Grey mornings got you yawning? A good coffee maker might be the answer. Many of today's coffeemakers tout fancy features and high price tags to match. But what you really have to pay to get the best home brew?

Lots of people wouldn't think of giving up coffee - but a lot fewer people are buying their coffee out these days. In fact sales at Starbucks are down six per cent. Sales of coffeemakers are up five per cent. So which are the best to buy?

Consumer Reports just tested more than 50 coffeemakers to find ones that do a good job and save you money.

"Our brew test measures a coffeemakers ability to reach 195 to 205 degrees. That's the temperature you need to extract the most flavour from the coffee," said John Macchia of Consumer Reports.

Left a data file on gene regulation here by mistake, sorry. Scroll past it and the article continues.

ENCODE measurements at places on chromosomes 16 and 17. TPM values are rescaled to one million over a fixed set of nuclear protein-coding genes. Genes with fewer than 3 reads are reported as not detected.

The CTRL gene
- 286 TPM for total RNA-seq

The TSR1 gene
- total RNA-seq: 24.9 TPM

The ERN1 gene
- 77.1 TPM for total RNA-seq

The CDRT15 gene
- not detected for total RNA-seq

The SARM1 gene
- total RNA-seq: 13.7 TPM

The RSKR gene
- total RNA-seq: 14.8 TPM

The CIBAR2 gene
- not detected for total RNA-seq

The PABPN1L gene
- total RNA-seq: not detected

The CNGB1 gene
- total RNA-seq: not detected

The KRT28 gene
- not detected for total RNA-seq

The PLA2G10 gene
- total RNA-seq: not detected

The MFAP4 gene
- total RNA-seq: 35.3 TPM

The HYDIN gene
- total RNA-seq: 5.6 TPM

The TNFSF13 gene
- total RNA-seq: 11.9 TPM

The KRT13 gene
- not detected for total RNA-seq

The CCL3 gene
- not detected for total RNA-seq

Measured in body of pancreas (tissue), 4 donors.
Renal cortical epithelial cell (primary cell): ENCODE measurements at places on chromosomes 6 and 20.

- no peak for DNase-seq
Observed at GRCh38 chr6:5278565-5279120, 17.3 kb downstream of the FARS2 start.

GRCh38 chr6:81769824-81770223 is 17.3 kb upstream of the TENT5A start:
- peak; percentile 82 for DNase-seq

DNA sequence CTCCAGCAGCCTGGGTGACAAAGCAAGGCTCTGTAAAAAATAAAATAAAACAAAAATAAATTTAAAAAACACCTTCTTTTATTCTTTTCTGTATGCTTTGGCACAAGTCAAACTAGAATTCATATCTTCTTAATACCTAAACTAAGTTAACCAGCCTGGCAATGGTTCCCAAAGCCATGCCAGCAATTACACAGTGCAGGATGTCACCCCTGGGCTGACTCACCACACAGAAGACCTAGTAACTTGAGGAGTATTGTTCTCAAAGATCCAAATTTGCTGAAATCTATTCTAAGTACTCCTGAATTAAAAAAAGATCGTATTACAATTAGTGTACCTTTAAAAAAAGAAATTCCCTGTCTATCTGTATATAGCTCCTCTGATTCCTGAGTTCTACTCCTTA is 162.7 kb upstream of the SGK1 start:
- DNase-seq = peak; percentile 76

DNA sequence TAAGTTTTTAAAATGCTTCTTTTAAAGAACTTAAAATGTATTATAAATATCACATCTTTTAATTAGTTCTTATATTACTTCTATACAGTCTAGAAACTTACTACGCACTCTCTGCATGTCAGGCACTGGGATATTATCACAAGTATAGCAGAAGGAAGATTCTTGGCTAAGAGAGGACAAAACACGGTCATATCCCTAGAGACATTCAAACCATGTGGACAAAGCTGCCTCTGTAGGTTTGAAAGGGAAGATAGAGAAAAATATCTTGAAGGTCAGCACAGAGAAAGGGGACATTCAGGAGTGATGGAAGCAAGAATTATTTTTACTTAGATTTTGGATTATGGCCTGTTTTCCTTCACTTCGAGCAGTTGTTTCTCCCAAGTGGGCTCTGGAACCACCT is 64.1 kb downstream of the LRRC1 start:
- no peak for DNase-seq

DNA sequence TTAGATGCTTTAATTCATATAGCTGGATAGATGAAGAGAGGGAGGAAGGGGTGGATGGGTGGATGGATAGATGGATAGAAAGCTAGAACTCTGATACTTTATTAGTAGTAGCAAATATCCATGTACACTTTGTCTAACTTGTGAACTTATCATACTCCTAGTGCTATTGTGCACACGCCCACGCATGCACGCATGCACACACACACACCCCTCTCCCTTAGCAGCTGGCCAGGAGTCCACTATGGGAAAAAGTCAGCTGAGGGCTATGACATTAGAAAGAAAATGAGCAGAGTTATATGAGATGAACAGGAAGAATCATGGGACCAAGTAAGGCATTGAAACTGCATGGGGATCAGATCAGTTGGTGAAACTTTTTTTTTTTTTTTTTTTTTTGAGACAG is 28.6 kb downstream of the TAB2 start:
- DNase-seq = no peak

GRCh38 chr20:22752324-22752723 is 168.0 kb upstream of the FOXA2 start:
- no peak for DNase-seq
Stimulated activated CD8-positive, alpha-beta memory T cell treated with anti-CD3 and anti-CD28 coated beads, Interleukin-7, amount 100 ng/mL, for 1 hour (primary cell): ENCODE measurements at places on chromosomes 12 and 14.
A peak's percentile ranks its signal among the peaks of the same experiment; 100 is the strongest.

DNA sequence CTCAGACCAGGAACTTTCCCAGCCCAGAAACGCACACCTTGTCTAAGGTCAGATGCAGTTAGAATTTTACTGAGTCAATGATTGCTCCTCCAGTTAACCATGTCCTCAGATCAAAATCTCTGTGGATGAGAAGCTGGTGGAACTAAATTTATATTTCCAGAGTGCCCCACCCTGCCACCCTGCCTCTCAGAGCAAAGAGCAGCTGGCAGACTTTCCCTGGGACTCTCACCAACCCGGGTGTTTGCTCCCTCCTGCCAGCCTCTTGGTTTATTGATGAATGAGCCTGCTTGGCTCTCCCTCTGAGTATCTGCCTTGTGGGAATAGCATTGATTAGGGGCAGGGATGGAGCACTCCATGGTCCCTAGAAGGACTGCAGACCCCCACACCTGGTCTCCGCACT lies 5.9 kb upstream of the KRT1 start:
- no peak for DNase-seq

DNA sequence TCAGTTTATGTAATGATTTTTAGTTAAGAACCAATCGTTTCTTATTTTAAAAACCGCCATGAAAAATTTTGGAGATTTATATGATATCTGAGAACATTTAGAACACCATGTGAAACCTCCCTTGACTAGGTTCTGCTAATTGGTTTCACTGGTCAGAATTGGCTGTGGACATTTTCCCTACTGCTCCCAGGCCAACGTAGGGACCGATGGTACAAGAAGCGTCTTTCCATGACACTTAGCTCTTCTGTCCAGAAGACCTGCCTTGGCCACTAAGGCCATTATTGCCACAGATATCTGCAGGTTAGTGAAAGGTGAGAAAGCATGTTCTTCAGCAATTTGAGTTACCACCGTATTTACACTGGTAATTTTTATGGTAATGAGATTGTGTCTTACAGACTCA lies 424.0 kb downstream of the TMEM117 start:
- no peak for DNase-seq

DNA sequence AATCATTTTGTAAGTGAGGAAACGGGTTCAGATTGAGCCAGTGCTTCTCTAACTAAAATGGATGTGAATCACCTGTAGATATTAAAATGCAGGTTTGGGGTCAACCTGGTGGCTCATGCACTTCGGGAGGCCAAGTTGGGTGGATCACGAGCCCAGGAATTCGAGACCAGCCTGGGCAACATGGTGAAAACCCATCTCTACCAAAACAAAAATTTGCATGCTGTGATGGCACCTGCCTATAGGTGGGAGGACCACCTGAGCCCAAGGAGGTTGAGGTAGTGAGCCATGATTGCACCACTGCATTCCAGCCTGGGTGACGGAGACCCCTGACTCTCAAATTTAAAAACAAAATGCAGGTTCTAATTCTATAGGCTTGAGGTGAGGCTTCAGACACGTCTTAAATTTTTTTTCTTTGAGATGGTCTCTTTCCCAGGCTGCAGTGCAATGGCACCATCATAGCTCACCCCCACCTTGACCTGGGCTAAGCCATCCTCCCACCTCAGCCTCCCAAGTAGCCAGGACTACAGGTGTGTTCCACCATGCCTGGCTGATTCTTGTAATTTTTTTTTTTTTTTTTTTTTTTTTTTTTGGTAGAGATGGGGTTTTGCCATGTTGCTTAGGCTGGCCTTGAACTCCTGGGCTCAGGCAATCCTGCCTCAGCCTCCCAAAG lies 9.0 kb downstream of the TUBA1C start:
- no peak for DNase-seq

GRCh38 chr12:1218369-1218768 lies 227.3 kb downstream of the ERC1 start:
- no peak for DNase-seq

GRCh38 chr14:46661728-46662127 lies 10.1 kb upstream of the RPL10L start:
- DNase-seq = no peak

Testers looked at traditional drip coffee makers and brew stations, too, which let you fill your cup directly from the machine. Prices ranged from $20 all the way to $265 for a Technivorm, heavily touted by coffee connoisseurs. But do you need to spend a lot to get a good coffeemaker?

The Technivorm did ace Consumer Reports brew tests. But it's not all that easy to use.

"The Technivorm has a lot of parts and takes some patience to put together. And then you have to slide the carafe in the right spot or else it won't brew," Macchia said.

And while the $165 Bunn BTX-B was fast, its brew performance was just mediocre. However, of the dozens of coffeemakers Consumer Reports tested, there were several very good, less expensive ones. The top-rated $120 Cuisinart Brew Central is easy to use and rated excellent in Consumer Reports brew tests.

And if you are brewing small amounts, a French press can get the water to the critical near boiling temperature and give you a great cup for less.

With a report from CTV British Columbia's Chris Olsen.